Now, we create a scheduled job to archive the Solutions Enabler file. To do that, add the following line to your crontab: 2-57/5 * * * * /opt/emc/SYMCLI/bin/stordaemon action storstpd -cmd archive This will cause the job start at 2 minutes past the hour, and run in 5 minute intervals. Check under /usr/emc/API/symapi/stp/ttp, to see if you have a new directory. Normally the directory should be the serial number of your storage array, and contain compressed files inside of that directory that contain the information the Symmetrix adapter will need. Final thing to do right now, is log on to the analytics VM, and create a folder where we will mount the required files. For example create a directory called /media/VMAX. Once you have created the directory, edit /etc/fstab to contain the following line: 10.10.10.10: /usr/emc/API/symapi/stp /media/VMAX nfs rw,lock 0 0 Make sure you change the IP address to match that of your Solutions Enabler host, and then mount the directory using the following command:

mount /media/VMAX

If you don’t have a firewall blocking communication, you should now be able to traverse the subdirectories and access the files. Finally, you can now configure the adapter, and input the directory you just mounted as the “EMC Symmetrix Main Input Folder”. So, in the text field, simply enter the following as the path:

/media/VMAX/ttp

If you test the adapter now, you should see it come back successfully, and after giving it a bit of time, start working with the data you are now importing from your VMAX/Symmetrix system. 🙂

General

Something fun. The Linux alternative to Edgar Allan Poe’s “The Raven”

I was talking to some colleagues this morning and I mentioned a parody of Edgar Allan Poe’s poem “The Rave”. Since my colleagues didn’t know this poem existed, I figured there might be more people out there that are not aware of it, and I like what they did. So without any further ado I present to you:

The Penguin – by Rob Flynn and Jeramey Crawford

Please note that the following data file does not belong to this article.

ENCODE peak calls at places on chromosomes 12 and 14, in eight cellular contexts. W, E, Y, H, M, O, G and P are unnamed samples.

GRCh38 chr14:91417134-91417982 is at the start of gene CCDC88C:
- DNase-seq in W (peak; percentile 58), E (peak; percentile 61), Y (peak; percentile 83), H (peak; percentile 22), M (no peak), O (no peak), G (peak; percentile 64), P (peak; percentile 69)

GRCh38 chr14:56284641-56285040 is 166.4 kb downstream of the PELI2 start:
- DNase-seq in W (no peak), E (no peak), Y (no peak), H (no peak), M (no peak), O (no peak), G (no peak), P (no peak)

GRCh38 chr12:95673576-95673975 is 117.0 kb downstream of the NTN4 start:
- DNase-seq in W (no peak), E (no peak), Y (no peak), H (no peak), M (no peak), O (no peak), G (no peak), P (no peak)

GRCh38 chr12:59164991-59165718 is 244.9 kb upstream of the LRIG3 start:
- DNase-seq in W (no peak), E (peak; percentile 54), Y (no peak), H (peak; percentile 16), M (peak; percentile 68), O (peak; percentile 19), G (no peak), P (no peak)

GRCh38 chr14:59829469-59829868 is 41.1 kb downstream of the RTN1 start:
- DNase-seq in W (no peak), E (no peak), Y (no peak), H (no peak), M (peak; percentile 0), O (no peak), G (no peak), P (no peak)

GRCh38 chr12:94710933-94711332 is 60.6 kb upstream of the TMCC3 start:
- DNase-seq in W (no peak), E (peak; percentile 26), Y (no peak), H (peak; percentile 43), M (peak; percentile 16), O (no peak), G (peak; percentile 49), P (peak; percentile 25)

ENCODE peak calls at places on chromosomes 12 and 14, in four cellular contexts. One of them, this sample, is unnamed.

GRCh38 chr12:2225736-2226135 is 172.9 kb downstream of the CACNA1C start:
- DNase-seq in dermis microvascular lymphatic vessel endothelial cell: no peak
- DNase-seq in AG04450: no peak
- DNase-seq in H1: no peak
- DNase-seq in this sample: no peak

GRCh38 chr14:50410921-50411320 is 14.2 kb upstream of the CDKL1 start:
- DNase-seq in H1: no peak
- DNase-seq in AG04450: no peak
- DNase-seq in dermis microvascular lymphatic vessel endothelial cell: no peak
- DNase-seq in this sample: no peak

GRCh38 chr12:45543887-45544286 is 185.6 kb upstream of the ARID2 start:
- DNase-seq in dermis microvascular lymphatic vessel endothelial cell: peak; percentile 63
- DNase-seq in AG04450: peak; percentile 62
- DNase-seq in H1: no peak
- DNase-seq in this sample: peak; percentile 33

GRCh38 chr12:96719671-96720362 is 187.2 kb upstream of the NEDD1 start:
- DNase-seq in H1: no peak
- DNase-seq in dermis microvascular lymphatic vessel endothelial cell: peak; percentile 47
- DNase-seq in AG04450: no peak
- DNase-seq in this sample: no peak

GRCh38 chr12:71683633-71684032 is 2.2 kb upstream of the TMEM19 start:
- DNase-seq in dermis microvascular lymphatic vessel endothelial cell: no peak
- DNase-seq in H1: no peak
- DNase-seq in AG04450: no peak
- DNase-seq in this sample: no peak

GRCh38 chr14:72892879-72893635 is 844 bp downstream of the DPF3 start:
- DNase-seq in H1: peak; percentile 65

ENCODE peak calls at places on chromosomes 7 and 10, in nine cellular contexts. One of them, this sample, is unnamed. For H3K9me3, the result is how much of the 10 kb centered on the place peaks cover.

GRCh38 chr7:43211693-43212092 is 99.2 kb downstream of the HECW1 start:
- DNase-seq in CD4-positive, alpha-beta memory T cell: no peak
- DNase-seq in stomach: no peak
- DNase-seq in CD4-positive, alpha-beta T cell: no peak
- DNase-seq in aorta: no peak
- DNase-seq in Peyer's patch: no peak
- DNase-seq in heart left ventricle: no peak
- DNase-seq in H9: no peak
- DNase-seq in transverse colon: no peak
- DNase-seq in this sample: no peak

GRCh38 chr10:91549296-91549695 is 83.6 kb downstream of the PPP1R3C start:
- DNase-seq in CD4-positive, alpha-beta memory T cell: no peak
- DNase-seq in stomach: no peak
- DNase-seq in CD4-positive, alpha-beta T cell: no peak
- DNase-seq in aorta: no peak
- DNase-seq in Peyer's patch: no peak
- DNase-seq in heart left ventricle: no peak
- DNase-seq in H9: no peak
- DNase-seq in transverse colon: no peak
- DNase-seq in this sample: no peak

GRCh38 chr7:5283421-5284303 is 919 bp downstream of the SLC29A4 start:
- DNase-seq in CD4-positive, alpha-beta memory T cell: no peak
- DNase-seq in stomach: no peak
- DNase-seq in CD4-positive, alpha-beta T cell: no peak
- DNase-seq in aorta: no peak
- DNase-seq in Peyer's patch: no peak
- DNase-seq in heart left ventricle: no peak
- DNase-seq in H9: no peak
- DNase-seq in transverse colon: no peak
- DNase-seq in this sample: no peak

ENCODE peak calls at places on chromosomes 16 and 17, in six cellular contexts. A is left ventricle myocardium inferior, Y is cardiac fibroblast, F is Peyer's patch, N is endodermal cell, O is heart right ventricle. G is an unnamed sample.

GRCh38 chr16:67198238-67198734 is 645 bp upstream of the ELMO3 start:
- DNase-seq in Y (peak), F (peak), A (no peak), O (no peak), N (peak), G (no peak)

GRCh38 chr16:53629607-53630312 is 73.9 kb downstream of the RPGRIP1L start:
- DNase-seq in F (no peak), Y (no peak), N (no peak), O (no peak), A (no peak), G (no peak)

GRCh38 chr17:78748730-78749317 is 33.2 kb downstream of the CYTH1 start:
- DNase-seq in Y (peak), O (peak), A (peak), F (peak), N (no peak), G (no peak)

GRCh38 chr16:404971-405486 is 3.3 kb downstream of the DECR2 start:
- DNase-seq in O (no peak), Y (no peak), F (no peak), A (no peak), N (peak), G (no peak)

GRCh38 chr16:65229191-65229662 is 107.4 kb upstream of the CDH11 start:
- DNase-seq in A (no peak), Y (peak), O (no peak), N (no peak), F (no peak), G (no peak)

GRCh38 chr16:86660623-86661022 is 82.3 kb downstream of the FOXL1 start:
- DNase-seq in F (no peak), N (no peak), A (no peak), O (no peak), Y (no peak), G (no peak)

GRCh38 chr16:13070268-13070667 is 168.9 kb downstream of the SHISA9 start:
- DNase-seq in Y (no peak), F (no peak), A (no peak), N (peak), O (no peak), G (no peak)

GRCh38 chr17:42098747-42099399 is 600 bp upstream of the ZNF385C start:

Once upon a term’nal dreary, while I hack’ed, weak and weary,
Over many a quaint and curious volume of forgotten code–
While I nodded, nearly napping, suddenly there came a beeping,
As of some one gently feeping, feeping using damn talk mode.
“‘Tis some hacker,” I muttered, “beeping using damn talk mode–
Only this. I hate talk mode.”

Ah, distinctly I remember it was in the bleak semester,
And college life wrought its terror as the school year became a bore.
Eagerly I wished for privledges;–higher access I sought to borrow
For my term’nal, unceasing sorrow–sorrow for a file called core–
For the rare and radiant files of .c the coders call the core–
Access Denied. Chown me more.

“Open Source,” did all mutter, when, with very little flirt and flutter,
In there stepped a stately Penguin of the saintly days of yore.
Quite a bit obese was he; having eaten lots of fish had he,
But, by deign of Finnish programmer, he sat in the middle of my floor–
Looking upon my dusty term’nal in the middle of my floor–
Came, and sat, and nothing more.

Then the tubby bird beguiling my sad code into shining,
By the free and open decorum of the message that it bore,
“Though thy term’nal be dusty and slow,” he said, “Linux be not craven!”
And thus I installed a new OS far from the proprietary shore–
The kernel code open but documentation lacking on this shore.
Quoth the Penguin, “pipe grep more!”

Much I marvelled this rotund fowl to hear discourse so plainly,
Though its answer little meaning–little relevancy bore;
For we cannot help believing that no living human being
Ever yet was blessed with seeing bird in the middle of his floor–
Bird or beast sitting in the middle of his cluttered floor,
With such instructions as “pipe grep more.”

But the Penguin, sitting lonely in that cluttered floor, spoke only
Those words, as if its soul in that instruction he did outpour.
Nothing more did he need utter; understood did I among that clutter–
Understood his command as I could scarcely do a few moments before–
I typed as furious as was willed me, understanding just a minute before.
Again the bird said “pipe grep more!”

“Amazing!” said I, “Penguin we will conquor the world if you will!
By the Network that interconnects us–by that Finn we both adore–
We’ll take this very world by storm!” For now grasped I what he’d meant,
The thing I do while searching
/usr/doc/* for that wond’rous lore–
Those compendiums of plaintext documentation and descriptive lore.
Quoth the Penguin, “pipe grep more!”

And the Penguin, never waddling, still is sitting, still is sitting
In the middle of my room and still very cluttered floor;
And his eyes have all the seeming of the free beer I am drinking
And the term’nal-light o’er him glowing throws his shadows on the floor;
And this OS from out the shadows that is pow’ring my term’nal on the floor
Shall be dominating–“Pipe grep more!”